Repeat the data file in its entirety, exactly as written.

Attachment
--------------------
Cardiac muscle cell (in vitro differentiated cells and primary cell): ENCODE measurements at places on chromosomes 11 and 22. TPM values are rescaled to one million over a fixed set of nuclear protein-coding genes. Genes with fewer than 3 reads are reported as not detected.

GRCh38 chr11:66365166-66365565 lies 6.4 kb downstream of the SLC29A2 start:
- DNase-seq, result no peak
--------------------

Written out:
Cardiac muscle cell (in vitro differentiated cells and primary cell): ENCODE measurements at places on chromosomes 11 and 22. TPM values are rescaled to one million over a fixed set of nuclear protein-coding genes. Genes with fewer than 3 reads are reported as not detected.

GRCh38 chr11:66365166-66365565 lies 6.4 kb downstream of the SLC29A2 start:
- DNase-seq, result no peak